While the guys in Harvard are rightly identifying a practical growth strategy based on growth, there are many specialists who have preached this policy for many years now.

One such specialist is Ballymena based Colly Graham who takes the view that sales and marketing activity must be aligned.

Is your sales and marketing aligned?
by Collie Graham www.salesxcellence.com

A hundred years ago the term marketing was unfamiliar. Sales was the only game in town and it incorporated everything we now call marketing. The Chartered Institute of Marketing was originally called The Incorporated Sales Managers’ Association. Marketing as a discipline has its roots in sales.

Over time, with the new science of marketing, sales and marketing became estranged.Philip Kotler, Neil Rackham and Suj Krishnaswamy said in a Harvard whitepaper entitled ‘Ending the War Between Marketing and Sales,’ “Salespeople accuse marketers of being out of touch with what customers really want or setting prices too high. Marketers insist that salespeople focus too myopically on individual customers and short-term sales at the expense of longer-term profits. Result? Poor coordination between the two teams – which only raises market-entry costs, lengthens sales cycles, and increases cost of sales”.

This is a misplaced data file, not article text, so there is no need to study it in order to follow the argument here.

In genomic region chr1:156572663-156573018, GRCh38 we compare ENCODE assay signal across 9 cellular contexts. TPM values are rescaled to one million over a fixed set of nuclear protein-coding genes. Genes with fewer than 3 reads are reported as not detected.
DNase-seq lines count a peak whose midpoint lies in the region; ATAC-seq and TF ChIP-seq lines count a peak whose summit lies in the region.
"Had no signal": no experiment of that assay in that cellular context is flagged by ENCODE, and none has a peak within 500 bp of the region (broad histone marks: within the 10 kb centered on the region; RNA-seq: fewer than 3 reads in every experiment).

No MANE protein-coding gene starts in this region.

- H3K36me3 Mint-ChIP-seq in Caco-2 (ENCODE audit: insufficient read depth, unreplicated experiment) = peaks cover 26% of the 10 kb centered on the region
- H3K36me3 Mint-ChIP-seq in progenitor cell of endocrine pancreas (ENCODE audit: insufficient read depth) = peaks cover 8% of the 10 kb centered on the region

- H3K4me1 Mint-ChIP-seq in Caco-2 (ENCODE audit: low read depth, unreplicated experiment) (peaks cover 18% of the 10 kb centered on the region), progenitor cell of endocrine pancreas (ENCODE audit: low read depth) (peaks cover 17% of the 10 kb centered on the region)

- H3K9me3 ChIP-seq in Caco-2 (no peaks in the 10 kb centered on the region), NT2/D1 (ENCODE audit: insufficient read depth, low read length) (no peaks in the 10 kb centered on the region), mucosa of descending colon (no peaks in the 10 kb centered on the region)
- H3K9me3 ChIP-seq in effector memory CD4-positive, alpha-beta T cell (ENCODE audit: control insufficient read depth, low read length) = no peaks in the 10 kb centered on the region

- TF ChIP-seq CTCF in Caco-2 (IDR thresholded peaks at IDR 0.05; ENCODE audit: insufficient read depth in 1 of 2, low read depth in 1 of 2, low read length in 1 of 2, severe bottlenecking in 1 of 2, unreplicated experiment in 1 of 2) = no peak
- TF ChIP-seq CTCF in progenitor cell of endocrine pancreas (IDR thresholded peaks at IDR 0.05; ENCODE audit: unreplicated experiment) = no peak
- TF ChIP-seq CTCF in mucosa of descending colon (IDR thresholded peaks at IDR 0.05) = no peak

In changing times it is forecasted that in ten years from now there will be no such thing as separate marketing and sales departments. There will be one team comprising two interdependent disciplines. However, when we look at our local business schools, do we see a mention of ‘Sales’ on the curriculum?

When you bring sales and marketing together your company will experience rapid improvement in sales productivity. The quantity and quality of leads improve, sales cycles grow shorter and conversion rates increase. Your business will grow faster and generate more profit.

The abundance of web content, white papers, brochures and other marketing collateral effectively document product features. However, it fails to provide sales professionals with the words and concepts needed to:

• Identify customer goals or problems.
• Link your product or service to the capability to solve their problems and achieve their
goals
• Help customers envision how they would use those capabilities to achieve their goals
and solve their problems.